Rishi Sunak won the contest to become Britain’s prime minister without making a single speech about policy.
His lack of rhetoric since the contest for Britain’s top job began last Thursday has inevitably created a demand for detail about his policy platform, particularly given the country’s economic crisis. The war in Ukraine, Britain’s delicate relationship with the European Union following Brexit and how he would approach immigration and climate change are also areas where there is an appetite for answers.
As a former chancellor of the Exchequer, he is known for spending during the pandemic that was designed to shield households and businesses from the economic fallout of the virus. But his plan to tackle Britain’s highest inflation in 40 years and a slowing economy isn’t as clear.
In a brief Twitter statement on Sunday to announce his candidacy, he said that, while Britain was a great country, it faced a “profound economic crisis” that he would fix. But the statement, in which he said he would implement the Conservative Party’s 2019 election manifesto, gave no details about how he would do that or approach other areas.
Political commentators have put his reticence to elaborate down to criticism he received in July, when he released a slickly produced campaign video outlining his plans to succeed Boris Johnson, then the prime minister. His rivals pounced on it as evidence that he had been preparing to run for the top job even while Mr. Johnson was still in office.
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The campaign that followed, which he ultimately lost to Liz Truss, ran for nearly two months and provided a window into his platform.
On a campaign website from this summer, www.ready4rishi.com, he issued a 10-point plan for Britain, covering areas as diverse as tackling crime, cutting backlogs in the National Health Service and transforming education. But it was scarce on details.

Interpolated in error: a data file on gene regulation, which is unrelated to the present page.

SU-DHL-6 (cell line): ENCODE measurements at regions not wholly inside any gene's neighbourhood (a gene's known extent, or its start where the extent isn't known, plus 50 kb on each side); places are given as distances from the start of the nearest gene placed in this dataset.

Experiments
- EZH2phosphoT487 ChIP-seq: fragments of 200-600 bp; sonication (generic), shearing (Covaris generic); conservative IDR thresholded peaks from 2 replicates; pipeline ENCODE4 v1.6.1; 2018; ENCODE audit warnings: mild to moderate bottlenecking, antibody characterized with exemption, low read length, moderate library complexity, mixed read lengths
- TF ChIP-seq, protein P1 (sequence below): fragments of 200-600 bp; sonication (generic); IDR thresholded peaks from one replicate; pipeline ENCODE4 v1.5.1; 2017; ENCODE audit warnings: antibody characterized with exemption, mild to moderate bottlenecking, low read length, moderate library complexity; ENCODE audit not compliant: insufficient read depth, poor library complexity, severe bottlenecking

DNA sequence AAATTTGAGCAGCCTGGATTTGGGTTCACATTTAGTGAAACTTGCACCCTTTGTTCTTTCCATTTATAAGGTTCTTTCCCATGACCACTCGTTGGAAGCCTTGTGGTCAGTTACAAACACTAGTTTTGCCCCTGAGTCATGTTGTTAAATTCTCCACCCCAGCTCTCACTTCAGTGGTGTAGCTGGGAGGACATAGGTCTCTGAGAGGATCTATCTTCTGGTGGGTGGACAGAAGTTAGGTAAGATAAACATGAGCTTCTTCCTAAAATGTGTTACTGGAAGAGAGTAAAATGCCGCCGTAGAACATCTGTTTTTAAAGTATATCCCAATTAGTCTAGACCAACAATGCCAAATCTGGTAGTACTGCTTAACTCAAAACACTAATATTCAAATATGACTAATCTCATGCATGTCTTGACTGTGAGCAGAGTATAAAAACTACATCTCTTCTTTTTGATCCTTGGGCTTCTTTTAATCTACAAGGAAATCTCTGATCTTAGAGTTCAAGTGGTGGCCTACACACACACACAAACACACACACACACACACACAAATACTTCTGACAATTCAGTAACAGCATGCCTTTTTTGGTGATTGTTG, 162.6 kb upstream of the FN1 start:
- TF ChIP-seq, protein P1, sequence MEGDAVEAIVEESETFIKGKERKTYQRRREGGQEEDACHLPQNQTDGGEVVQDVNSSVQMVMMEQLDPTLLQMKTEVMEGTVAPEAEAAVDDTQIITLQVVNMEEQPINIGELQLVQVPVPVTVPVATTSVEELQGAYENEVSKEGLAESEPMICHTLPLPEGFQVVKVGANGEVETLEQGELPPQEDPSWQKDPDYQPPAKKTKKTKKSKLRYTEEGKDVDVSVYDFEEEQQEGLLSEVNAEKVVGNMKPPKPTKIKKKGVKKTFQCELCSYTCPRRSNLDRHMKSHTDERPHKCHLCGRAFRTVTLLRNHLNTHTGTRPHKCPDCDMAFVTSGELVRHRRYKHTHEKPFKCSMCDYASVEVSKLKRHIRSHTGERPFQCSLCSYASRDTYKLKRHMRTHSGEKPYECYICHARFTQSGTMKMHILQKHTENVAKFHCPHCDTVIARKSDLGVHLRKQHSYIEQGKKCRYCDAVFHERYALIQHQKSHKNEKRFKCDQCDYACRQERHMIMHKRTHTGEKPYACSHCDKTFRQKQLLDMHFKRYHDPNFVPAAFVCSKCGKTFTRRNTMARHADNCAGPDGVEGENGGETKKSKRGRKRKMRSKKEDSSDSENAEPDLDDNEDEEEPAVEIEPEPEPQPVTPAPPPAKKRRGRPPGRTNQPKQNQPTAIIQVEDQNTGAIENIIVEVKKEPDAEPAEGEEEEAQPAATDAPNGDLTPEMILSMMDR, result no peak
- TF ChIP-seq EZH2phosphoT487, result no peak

Bullet point No. 4, for example, Delivering on Brexit, said simply “Scrapping all E.U. laws that hold the economy back before the next election.” It gave no hint of how he would negotiate with Brussels over the set of rules called the Northern Ireland Protocol, a dispute that has rumbled on for years.
Mr. Sunak voted for Brexit in 2016 and said in August that he would support a bill that would unilaterally override the Protocol, but he preferred a settlement negotiated with Brussels.
Over the summer, a series of televised debates with Ms. Truss, who eventually lasted just six weeks in the job, gave him an opportunity to flesh out those headlines. On one point, Ukraine, he pledged “total support” for the country in its war against Russia.
Two other issues are less clear. Climate change was not listed in Mr. Sunak’s 10-point plan, though on this summer’s campaign trail, he said he was committed to the government’s goal of reaching zero carbon emissions across the country’s economy by 2050. Activists say it should be faster and that, as chancellor, he had pursued policies that impeded the fight against climate change.
And on the National Health Service, Mr. Sunak spoke on the campaign trail about finding further efficiencies and savings in the systems, but he didn’t tackle ways to reduce long hospital waiting lists or tackle the pay and conditions of health care workers who are threatening to go on strike.
That would take money, which will be his biggest challenge given the economic crisis.
Source: NY Times